There is, without question, some luck involved in poker. If you were playing in a tournament and you were lucky enough to be dealt the best hand every single time the cards were dealt, then you would probably win the tournament even if you had very little poker playing skills. Ignoring the fact that such a scenario is nearly impossible, it serves to demonstrate that luck is a factor.
Consider another example. You’re playing Texas Hold’em against one other opponent and you both have $100 in front of you. In the first hand, you’re dealt a pair of aces and your opponent is dealt a pair of kings. After a raise and a couple of re-raises, you decide to push all in. Your opponent, reasonably assuming that you wouldn’t bet so much if you have aces, decides he’s probably ahead and calls your bet.
At this point, you’re the favorite to win the hand. However, a king comes down on the flop. You’ve done nothing to influence the situation, nor has your opponent, but he’s now at an advantage. The turn and the river change nothing, so you lose the hand. You’ve done nothing wrong, and yet you’re down $100. This is despite the fact that your opponent only had approximately a 20% chance of winning in the beginning.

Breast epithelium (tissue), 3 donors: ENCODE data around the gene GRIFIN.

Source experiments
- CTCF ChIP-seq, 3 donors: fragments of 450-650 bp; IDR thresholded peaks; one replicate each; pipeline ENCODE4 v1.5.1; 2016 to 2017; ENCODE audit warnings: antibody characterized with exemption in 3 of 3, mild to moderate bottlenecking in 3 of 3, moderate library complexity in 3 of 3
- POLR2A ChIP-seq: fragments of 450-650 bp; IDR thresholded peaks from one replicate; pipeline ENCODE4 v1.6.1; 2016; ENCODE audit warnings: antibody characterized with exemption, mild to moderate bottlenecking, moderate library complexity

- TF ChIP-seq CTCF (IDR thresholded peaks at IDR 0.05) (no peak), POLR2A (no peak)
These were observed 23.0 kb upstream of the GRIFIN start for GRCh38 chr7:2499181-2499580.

Suppose you and your opponent decided to shuffle the cards and deal the flop, turn, and river again to see what happens. Unbelievably he hits a king on the flop again, and with no further ace coming, you lose the hand again. This is obviously very unlucky, but not improbable, mathematically speaking.
As we mentioned, your opponent has a roughly 20% of winning so the laws of probability state he should win roughly once every five hands. Therefore winning two out of two hands isn’t nearly as ridiculous as it might seem. Probability only defines what’s likely to happen, not what will definitely happen.
If you and your opponent decide to shuffle and deal all the community cards again another 10 times, it becomes more likely that your opponent will keep winning. If you deal them all another 100 times, it becomes a lot less likely. This is because over time and with more instances the outcome becomes more likely to be in line with probability. If all the community cards were dealt 100,000 times, then it’s very likely that you would win roughly 80% with your aces and roughly 20% with your kings.
What this pretty simple example demonstrates is that, although luck is definitely involved in poker, its effect gets less the more hands that are played. To put it another way, luck should even itself out in the long run.
Skill in Poker